The Do's…and the Don'ts of Visiting Vietnam

Adventure Arts & Culture Editorial

Planning a trip to Vietnam? As with any foreign country, there are some customs, traditions, and general quirks that are definitely going to differ from those in your home country.  Our list below will help you grasp some of the most important “do’s and dont’s” of traveling through Vietnam, which will help you not only be a good visitor, but also a good representative of your home country. Why is this so important?

It’s not uncommon when you meet a local Vietnamese, to have them ask you where you’re from before they ask your name. So bear in mind that even though you may be traveling far from home, you’re still representing it!
Planning a trip to Vietnam?
The Do’s:

Do learn a bit of history before visiting
Vietnam is rising beautifully out of a long, tumultuous history. Though war and famine are decades in the past, traces of conflict are still visible throughout the country. While you shouldn’t bring these topics up as a conversation piece, be mindful of the difficulties Vietnam endured to get where it is today. It will help you appreciate the country tenfold.

Do try all the Food 
When it comes to trying the local cuisine… don’t be shy! The Vietnamese are very helpful (and quite fun-loving) when it comes to foreigners trying their cuisine. Afraid of getting sick? The rule of thumb on the street goes as follows: look for where the locals are eating… they always know best! Food vendors can’t afford to serve unhygienic food to locals, as they would never get return customers. Though it may be uncomfortable at first walking into a restaurant or sitting at a stall filled with locals… the experience will be well worth it. You’ll probably even be asked to join in!
Look for where the locals are eating… they always know best
*Another rule of thumb: try to avoid consuming street side pre-peeled fruit/vegetables that appear to have been washed in contaminated water. If you want to sample the local produce, peel it yourself, and bring it home to wash it in treated water.

**I’ve heard the Vietnamese eat dog… is that true? Do I have to worry about being served this by accident??

In certain parts of Vietnam (and Asia), dog meat is consumed. You will never have dog meat “slipped” into your meals, however, as it’s considered a specialty food… not a meat substitute. There are specific places that dog is served (Thit Cay signifies the sale of dog meat at a restaurant)… so if you don’t like it, simply stay away from it!

Do your homework on the Traffic Patterns
Even if you don’t plan to drive a motorbike, taking some time to learn the traffic patterns can be extremely helpful. For starters, Vietnamese drive on the right hand side of the road (opposite Britain, India, Thailand, etc.)

Drivers often indicate and slowly pull to the right side of the road when they’re planning to turn left, and also merge slowly into oncoming traffic when trying to access the opposite lane.
Traffic jams in Vietnam only frequently take place in Hanoi capital and Ho Chi Minh City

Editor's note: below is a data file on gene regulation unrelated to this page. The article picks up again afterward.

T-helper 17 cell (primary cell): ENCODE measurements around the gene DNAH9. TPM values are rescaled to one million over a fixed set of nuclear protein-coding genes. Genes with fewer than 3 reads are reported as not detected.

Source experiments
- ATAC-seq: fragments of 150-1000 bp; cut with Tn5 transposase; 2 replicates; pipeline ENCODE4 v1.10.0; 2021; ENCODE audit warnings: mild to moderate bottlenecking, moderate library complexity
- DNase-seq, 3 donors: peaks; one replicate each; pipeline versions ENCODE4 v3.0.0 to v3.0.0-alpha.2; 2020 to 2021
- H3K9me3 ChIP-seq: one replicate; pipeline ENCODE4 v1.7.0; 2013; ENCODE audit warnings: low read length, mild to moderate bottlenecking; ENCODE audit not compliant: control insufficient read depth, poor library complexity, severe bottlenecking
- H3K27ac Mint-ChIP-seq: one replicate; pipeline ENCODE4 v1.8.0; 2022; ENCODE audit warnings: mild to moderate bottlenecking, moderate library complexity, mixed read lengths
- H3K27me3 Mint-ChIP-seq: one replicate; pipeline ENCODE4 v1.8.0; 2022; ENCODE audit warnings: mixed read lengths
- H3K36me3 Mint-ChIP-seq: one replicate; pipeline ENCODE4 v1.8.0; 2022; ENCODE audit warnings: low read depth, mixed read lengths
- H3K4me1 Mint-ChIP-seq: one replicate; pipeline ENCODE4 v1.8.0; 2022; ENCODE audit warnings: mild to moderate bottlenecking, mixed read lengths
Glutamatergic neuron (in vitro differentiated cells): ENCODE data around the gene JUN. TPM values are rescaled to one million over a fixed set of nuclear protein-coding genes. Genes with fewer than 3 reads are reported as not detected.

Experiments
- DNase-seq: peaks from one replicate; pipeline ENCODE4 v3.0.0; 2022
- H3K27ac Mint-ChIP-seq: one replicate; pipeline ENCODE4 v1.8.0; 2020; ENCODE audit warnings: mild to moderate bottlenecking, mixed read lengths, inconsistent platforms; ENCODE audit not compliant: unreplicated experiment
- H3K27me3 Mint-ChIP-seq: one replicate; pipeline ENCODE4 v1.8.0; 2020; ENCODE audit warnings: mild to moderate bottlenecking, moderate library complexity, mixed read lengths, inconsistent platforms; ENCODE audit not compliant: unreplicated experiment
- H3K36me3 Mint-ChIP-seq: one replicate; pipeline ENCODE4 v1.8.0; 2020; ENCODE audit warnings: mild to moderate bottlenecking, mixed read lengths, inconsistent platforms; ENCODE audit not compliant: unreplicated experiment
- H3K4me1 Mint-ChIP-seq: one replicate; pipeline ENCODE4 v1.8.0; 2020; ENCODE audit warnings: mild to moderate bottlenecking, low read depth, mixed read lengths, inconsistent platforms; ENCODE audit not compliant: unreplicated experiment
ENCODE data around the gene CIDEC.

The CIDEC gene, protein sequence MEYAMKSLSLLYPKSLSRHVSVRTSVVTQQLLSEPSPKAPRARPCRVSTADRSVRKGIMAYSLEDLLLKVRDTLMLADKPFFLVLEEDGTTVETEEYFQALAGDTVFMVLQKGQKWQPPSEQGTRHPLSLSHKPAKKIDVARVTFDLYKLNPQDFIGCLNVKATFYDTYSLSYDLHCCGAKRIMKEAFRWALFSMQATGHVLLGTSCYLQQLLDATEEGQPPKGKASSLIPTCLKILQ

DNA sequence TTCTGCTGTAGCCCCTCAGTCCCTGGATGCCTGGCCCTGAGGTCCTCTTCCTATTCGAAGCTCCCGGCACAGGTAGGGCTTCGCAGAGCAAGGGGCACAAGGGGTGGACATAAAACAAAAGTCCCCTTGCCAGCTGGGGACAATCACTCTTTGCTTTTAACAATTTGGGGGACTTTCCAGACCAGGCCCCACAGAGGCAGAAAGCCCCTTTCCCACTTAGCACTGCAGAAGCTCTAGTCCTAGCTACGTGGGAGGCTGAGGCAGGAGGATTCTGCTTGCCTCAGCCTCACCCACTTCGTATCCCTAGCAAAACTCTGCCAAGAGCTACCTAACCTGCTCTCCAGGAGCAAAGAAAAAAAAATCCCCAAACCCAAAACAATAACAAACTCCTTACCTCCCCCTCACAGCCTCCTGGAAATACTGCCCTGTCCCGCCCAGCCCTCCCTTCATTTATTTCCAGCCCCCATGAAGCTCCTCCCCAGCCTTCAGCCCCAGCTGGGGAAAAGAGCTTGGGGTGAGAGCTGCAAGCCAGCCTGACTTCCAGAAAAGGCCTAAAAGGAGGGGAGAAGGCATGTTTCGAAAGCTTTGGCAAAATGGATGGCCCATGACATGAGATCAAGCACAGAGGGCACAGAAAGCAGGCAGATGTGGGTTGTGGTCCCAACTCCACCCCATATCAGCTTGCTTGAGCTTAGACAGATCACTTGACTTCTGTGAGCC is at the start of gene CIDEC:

Speed limits do exist, traffic police will fine foreign drivers who don’t drive with proper licensing (an international driver’s license), not wearing a helmet is a fineable offense (and just plain stupid), and driving under the influence of alcohol is simply out of the question.

Crosswalks seldom exist and/or are seldom observed (except in parts of HCMC and Hanoi), so when crossing the street, do so in a slow, fluid motion; don’t stop short or try to run across the street. Allow the cars and motorbikes to slowly move around you as you walk across the street.

While it can be hectic to first observe the traffic laws in Vietnam, driving a motorbike can be one of the coolest experiences you can have. If you have the proper international licensing and feel comfortable driving in Vietnam… do drive a motorbike— it is unforgettable!  

Do bargain at local shops… but bargain kindly
When it comes to making purchases in local markets and other places where prices are not clearly labeled, bargaining is a socially acceptable practice. It helps to do a bit of research into the actual costs of items (to get a basic idea, take a stroll through a mini mart or supermarket), but it’s expected that as a foreigner, you’re going to get quoted a higher price. The best place to start bargaining is at half of the asking price. Bargaining should meet somewhere in the middle between their asking price and your first proposed price. Be reasonable when bargaining, do so in a friendly manner, and don’t let a bad shopping experience spoil your time!
The best place to start bargaining is at half of the asking price
Don’t try to bargain in a shopping mall or covered shop with set prices, and don’t bargain when sitting down to a meal at a restaurant. A menu with prices means the costs are set.

Go Off the Beaten Path
While this may not apply as much for first-time visitors, getting off the beaten tourist trail is one of the most enjoyable aspects of visiting Vietnam. Whether it’s cycling away from the tourist quarter into the countryside villages, motorbiking along the highways to lesser known regions, or hiring a guide to take you off the beaten trail… Vietnam has some incredible experiences to share and some of Asia’s friendliest locals.

Keep your travel smarts about you at all times, of course… never stay out too late at night and don’t go places by yourself that feel disconcerting.

Understand the Cultural Differences
While Vietnam is quite contemporary in some aspects, it still observes many traditional roots. When you enter someone’s home, do take your shoes off at the door (where you see all the other shoes), and do let elders sit, speak, and eat first. Also, do try to use chopsticks— it’s culturally appropriate and quite fun.
When you enter someone’s home, do take your shoes off at the door